Next is the security question.  Drugs pose a threat not only to individuals.  Entire regions -- think of Central America, the Caribbean and Africa -- are caught in the cross-fire of drug trafficking.  In Mexico a bloody drug war has erupted among crime groups fighting for the control of the US drug market – itself shrinking because of lower addiction, dollar depreciation and law enforcement.  Equally tragic is the situation in West Africa, where traffickers have corrupted leaders, gained power and established new routes -- to bring cocaine to Europe and also tap the local market.


The legalizers’ argument on security is striking, though brought to the wrong conclusion.  Prohibition causes violence and crime by creating a lucrative black market for drugs, the argument goes: so, legalize drugs to defeat organized crime. As an economist, I agree. But this is not only an economic argument.  Legalization would reduce crime profits, but it will also increase the damage to the health, as drug availability leads to drug abuse. Drug policy does not have to choose between either protecting health, through drug control, or ensuring law-and-order, by liberalizing drugs. Society can and must protect both health and safety.


A bigoted logic is alsoat play here on the side of legalizers: in a world of free drugs, the privileged rich can afford expensive treatment while poor people are condemned to a life of dependence. Now extrapolate the problem onto a global scale and imagine the impact of unregulated drug use in developing countries, with no prevention or treatment available. This would unleash an epidemic of drug addiction.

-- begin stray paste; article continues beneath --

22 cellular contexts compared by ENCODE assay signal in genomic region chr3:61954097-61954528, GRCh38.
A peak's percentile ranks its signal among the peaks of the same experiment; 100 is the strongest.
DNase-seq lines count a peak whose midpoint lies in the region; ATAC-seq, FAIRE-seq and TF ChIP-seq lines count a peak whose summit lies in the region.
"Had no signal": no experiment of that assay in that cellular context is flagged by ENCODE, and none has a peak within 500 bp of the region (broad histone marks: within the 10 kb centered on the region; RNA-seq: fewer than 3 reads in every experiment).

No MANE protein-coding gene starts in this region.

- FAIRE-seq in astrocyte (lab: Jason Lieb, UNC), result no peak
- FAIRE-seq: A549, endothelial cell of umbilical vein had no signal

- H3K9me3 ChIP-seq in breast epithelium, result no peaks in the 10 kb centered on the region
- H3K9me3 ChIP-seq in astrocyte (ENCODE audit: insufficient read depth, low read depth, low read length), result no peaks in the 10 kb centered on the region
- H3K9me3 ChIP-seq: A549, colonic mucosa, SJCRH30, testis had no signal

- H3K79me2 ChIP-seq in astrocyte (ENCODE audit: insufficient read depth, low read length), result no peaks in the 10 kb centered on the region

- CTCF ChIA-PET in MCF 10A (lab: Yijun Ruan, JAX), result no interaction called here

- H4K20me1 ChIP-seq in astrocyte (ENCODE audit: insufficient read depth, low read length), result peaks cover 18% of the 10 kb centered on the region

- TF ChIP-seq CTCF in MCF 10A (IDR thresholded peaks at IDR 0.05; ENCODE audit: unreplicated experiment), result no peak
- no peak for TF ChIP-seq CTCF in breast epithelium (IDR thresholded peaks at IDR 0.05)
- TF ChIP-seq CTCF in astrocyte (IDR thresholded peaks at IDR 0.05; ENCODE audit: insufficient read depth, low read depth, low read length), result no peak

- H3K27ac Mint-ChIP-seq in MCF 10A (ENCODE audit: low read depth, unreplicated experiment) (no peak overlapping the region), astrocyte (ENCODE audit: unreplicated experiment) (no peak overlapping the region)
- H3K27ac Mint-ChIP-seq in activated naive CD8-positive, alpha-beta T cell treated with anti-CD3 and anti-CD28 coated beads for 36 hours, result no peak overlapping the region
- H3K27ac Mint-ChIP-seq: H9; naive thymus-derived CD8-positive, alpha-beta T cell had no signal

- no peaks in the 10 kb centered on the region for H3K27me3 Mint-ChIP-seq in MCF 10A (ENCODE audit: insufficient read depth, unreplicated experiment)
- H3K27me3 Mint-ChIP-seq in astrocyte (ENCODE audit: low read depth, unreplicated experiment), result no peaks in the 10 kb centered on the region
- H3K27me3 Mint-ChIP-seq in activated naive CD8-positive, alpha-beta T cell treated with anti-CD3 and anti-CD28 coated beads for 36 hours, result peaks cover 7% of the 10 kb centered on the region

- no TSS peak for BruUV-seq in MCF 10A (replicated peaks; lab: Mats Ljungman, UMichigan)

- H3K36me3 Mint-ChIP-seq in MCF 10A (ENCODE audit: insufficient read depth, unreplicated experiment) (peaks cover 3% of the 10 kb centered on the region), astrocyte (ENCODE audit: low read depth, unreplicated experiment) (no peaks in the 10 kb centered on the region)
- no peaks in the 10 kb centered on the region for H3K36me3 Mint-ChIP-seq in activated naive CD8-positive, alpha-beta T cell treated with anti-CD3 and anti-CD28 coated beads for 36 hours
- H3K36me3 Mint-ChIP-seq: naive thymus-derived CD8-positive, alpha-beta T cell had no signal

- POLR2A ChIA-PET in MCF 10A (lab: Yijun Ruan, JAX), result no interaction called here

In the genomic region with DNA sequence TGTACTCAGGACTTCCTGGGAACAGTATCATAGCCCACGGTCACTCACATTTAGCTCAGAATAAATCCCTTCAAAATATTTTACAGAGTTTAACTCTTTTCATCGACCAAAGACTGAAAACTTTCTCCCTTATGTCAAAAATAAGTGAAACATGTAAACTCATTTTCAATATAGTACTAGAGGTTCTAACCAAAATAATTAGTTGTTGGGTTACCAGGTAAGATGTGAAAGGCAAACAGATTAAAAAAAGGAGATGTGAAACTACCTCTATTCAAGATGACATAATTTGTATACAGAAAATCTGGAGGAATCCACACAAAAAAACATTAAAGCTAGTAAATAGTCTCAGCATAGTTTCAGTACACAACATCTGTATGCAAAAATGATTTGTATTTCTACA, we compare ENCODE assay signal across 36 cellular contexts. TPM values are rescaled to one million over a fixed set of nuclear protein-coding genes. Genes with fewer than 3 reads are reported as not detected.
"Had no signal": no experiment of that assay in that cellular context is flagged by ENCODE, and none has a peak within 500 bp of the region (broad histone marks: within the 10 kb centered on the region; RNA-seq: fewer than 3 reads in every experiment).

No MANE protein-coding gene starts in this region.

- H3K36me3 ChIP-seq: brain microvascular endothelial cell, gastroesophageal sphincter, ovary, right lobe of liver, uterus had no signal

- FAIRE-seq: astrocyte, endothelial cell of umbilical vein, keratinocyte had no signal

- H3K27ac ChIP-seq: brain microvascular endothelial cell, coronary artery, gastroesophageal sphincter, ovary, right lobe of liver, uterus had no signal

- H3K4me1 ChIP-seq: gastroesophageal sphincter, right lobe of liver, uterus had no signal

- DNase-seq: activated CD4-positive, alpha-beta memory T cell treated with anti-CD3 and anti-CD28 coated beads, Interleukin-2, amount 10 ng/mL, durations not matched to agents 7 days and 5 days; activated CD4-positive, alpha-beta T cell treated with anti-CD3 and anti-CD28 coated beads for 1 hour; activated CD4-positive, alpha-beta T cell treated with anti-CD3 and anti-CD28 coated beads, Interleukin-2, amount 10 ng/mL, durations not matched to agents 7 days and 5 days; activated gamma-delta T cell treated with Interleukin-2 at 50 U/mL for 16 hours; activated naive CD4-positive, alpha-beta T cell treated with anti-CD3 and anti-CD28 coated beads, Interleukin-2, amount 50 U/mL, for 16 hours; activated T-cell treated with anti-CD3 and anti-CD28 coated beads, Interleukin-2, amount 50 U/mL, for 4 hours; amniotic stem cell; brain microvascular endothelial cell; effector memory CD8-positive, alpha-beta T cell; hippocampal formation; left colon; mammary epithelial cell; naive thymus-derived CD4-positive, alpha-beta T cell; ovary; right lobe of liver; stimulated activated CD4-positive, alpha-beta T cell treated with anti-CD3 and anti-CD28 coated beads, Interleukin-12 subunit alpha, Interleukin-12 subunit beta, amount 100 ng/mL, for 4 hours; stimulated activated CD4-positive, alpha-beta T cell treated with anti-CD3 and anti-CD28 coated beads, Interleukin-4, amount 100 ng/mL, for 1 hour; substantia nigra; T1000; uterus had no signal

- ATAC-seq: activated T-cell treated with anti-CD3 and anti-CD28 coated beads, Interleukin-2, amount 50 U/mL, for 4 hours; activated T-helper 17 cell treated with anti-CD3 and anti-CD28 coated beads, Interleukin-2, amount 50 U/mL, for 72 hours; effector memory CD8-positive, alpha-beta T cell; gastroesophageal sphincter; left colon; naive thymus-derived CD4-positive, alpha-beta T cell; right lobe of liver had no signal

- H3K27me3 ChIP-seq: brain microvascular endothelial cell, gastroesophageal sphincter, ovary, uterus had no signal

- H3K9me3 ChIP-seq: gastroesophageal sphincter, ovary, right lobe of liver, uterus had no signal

Last but not least, the question of human rights.  Around the world, millions of people caught taking drugs are sent to jail, not to treatment.  In some countries, drug treatment amounts to cruel punishment -- the equivalent of torture.  People are sentenced to death for drug-related offences, or gunned down by extra-judicial squads.  Although drugs kill, governments should not kill because of them.


The prohibition vs. legalization debate must stop being ideological and look for the appropriate degree of controls.  This is not the task of governments alone:  it is a society-wide responsibility.  Are we ready to engage?


Antonio Maria Costa

UNODC Executive Director

May 2002-August 2010

Last Updated on Tuesday, 25 January 2011 08:46